Somebody correct me if I'm wrong.

 

You're correct. Sprint is not ending the 22 month or 20 month early upgrade. The 14 day thing is an additional perk which is not really a big deal.

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If they continue the double data promotion for lte, I think people will go for it. Theyre going to continue to sear into their customers mind, like no other carrier can, that their network and their lte are their only option for reliability. My mom (a technological dumbass) has a razr maxx. Sent her this story today. Her response? "If they try to take it away from me ill leave.." no, no mom, theyll take it when you upgrade"oh... well verizon has the coverage we need and we like it... we will stick with them"

 

The moved to buckets of data is really interesting. This is a huge shift.

 

The point of moving to just a giant bucket of data is that carriers what you to use it, so they can generate revenue from it. Charging people for each connected device creates an incentive for customers not to use data.

 

Creating a "family" plan of data also removed liability. Any time you take a giant bucket of data and dump a bunch of devices into it, you are removing an indivduals desire to conserve their own data. Since it is a group of people, usage is MUCH more competitive. People feel like if they don't use it, someone else in the family will - plus, even if they do use it, who is to know?

 

The reason why carriers have been so hesitant to roll this out is because of overages. Overages are the biggest cause of voluntary churn (when customers voluntarily leave). If Verizon or AT&T screw this up, they will end up sending customers to Sprint and T-Mobile. Both Sprint and T-Mobile do not have data overages (yes, T-Mobile throttles).

 

If I was a betting person, I would say that a group of people inside Verizon have spent a LOT of time studying the potential impacts to churn for rolling this out. At the end of the day, the increase in churn was probably way more than offset by an increase in revenue from data usage, making the risk/reward a no brainer.

 

 

On a personal note - no carrier owes anyone anything. They can change the terms of the contract on you at any point. You can leave (if they change the terms under your contract they will have to wave the ETF) or live with the new terms. They typically don't because it leads to increased churn (higher costs). In the real world this happens ALL the time. The only reason why they grandfather people is to lower voluntary churn (for example, I am a Sprint Sero customer and I know if I leave sprint I can never get my old SERO plan back).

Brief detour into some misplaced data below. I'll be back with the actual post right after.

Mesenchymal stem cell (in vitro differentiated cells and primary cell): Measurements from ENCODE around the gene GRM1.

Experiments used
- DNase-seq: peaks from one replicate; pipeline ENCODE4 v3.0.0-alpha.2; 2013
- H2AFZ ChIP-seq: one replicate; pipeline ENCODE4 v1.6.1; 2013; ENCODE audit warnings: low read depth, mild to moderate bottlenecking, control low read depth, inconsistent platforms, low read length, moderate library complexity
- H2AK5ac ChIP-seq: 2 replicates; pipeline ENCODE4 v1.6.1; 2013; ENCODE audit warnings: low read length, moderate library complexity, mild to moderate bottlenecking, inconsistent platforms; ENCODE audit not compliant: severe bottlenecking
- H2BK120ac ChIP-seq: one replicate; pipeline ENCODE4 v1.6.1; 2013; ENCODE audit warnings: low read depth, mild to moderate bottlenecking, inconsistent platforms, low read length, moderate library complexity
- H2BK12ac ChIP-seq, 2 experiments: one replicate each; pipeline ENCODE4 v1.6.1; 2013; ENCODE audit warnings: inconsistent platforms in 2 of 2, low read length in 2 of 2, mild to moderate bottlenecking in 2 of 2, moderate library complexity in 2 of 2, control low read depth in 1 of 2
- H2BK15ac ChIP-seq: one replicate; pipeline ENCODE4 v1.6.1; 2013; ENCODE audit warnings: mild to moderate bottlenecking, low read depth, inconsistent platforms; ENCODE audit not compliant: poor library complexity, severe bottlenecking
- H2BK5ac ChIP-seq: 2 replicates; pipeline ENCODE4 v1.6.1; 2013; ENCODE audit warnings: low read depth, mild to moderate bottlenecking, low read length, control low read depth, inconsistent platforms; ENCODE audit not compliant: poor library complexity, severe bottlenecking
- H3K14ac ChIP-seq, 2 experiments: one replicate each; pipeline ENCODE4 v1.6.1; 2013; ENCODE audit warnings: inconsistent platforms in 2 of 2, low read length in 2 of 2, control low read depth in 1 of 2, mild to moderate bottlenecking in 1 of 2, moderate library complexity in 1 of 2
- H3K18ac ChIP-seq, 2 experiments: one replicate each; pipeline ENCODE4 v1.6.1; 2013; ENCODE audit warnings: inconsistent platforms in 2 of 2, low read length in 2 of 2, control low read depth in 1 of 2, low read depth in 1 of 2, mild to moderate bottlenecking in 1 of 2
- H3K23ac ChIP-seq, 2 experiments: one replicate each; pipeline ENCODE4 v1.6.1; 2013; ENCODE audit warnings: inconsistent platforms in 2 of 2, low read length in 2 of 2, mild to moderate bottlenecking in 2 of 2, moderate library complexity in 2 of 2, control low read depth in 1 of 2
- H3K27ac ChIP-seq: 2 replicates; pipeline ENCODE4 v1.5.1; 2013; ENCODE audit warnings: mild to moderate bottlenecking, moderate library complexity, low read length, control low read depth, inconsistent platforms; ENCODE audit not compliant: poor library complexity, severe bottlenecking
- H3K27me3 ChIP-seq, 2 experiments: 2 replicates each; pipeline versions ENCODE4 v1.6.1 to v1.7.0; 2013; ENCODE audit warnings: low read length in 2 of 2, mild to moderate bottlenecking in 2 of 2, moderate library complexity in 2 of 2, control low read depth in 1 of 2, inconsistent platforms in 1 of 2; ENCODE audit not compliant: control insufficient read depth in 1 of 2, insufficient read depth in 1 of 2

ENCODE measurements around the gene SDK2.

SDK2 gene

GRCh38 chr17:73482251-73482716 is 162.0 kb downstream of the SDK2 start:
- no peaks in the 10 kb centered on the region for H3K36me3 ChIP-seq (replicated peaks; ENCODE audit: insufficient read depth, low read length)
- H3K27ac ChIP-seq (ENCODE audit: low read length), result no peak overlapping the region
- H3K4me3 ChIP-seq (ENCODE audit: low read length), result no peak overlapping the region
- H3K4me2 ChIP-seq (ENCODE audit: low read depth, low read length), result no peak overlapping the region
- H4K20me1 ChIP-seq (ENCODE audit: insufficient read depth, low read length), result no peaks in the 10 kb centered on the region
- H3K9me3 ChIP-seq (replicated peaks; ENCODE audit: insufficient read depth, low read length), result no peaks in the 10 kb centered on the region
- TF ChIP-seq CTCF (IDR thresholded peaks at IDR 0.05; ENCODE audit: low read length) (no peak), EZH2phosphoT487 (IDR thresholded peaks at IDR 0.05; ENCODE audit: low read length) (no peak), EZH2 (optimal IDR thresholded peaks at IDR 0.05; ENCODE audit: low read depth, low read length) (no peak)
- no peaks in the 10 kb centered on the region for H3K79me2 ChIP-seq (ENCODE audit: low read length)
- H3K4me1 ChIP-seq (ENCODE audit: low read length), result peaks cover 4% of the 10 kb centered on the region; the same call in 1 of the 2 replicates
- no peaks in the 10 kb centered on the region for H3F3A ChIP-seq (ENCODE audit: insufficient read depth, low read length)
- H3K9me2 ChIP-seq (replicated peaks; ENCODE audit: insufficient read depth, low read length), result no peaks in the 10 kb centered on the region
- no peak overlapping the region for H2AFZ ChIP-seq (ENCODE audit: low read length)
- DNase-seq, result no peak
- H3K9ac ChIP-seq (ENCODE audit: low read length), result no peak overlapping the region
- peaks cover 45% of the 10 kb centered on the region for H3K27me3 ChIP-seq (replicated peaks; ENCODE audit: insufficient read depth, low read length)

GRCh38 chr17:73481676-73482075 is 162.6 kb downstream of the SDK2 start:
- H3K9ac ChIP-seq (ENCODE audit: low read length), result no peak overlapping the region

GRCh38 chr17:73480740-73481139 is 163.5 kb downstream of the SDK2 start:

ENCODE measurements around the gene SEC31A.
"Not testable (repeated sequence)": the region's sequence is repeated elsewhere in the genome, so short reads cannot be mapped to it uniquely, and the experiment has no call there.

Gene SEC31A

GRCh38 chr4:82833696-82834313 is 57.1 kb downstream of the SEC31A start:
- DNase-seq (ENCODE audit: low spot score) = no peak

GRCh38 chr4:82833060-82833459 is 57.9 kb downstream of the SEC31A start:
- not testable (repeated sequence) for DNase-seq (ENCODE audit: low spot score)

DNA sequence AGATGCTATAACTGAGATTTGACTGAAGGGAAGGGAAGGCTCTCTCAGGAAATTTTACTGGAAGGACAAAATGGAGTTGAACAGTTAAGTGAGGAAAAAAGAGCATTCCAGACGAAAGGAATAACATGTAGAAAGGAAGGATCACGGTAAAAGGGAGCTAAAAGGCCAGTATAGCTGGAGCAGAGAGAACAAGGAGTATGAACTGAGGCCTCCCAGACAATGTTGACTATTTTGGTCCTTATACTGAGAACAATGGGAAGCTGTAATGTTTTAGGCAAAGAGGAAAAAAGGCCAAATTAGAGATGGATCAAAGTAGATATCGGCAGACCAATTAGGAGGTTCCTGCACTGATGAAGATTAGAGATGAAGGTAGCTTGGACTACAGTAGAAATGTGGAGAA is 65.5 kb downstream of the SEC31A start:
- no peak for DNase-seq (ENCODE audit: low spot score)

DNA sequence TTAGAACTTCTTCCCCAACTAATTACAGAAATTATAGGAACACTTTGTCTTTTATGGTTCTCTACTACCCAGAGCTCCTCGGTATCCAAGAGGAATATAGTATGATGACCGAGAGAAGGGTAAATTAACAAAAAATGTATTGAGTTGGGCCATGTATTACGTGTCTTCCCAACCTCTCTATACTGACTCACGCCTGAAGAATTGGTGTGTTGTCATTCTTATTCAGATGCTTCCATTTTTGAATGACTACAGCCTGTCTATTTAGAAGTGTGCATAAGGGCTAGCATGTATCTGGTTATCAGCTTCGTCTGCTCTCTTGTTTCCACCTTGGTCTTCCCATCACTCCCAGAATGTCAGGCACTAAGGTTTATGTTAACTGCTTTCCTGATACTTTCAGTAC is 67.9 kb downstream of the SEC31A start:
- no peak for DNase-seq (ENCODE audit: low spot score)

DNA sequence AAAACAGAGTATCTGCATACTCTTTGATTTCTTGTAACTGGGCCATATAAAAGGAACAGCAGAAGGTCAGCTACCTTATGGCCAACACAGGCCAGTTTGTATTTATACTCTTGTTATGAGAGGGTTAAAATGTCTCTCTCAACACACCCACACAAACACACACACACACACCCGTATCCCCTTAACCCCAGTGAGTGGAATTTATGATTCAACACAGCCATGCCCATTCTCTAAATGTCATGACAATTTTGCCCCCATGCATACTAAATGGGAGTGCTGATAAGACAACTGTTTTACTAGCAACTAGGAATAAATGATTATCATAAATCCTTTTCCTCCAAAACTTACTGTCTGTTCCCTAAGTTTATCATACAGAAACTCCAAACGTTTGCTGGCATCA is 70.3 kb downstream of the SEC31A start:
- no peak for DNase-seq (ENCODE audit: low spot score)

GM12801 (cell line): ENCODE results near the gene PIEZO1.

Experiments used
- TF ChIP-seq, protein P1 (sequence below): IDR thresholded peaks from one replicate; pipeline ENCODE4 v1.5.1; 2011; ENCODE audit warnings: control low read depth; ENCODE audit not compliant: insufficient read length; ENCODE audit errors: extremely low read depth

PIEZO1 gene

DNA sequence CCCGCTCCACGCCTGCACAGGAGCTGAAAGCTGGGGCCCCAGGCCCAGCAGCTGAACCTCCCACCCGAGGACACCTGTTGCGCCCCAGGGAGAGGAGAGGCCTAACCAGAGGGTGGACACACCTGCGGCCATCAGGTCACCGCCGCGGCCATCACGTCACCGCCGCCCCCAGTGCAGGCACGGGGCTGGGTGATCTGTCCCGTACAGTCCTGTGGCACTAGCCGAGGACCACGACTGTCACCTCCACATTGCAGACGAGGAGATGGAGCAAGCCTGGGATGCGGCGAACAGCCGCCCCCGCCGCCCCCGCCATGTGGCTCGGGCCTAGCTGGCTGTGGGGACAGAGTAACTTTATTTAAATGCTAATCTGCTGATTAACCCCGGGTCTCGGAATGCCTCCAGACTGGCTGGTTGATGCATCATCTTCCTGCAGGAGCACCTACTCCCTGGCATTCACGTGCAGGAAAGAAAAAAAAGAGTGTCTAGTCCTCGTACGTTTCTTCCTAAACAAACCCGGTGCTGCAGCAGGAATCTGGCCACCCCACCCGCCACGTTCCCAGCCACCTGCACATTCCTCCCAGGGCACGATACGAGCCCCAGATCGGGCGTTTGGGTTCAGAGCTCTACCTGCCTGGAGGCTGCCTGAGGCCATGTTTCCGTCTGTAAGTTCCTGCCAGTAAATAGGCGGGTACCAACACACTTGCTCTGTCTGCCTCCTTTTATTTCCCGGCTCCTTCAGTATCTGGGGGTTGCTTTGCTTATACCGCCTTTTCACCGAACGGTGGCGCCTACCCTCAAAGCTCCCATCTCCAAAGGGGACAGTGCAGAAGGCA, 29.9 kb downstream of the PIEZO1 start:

Let's face it. If Verizon told everyone - hey our new plans are $500/month for each phone and you can use 10MB data and you get 50 minutes of talk time... nobody would be on Verizon. Look at what they tried to do a few months back with a "billing" charge.... at the end of the day they decided the risk of losing more subscribers vs. the increased revenues wasn't worth the risk/reward.

 

It's just a numbers game - it's business, not a charity.

 

 

Jeff - if your mother ended up getting hit with $100 in data overages, she would probably start singing a different tune. That's one of the reasons Sprint's "avoid a data dilemma" commercials are (in my opinion) a huge success. When people get hit with overages and get ticked off at Verizon or AT&T, Sprint wants those customers to be EXTREMELY aware that if they switch to Sprint, they won't have overages (which in my opinion, they are doing a VERY good job of conveying that message).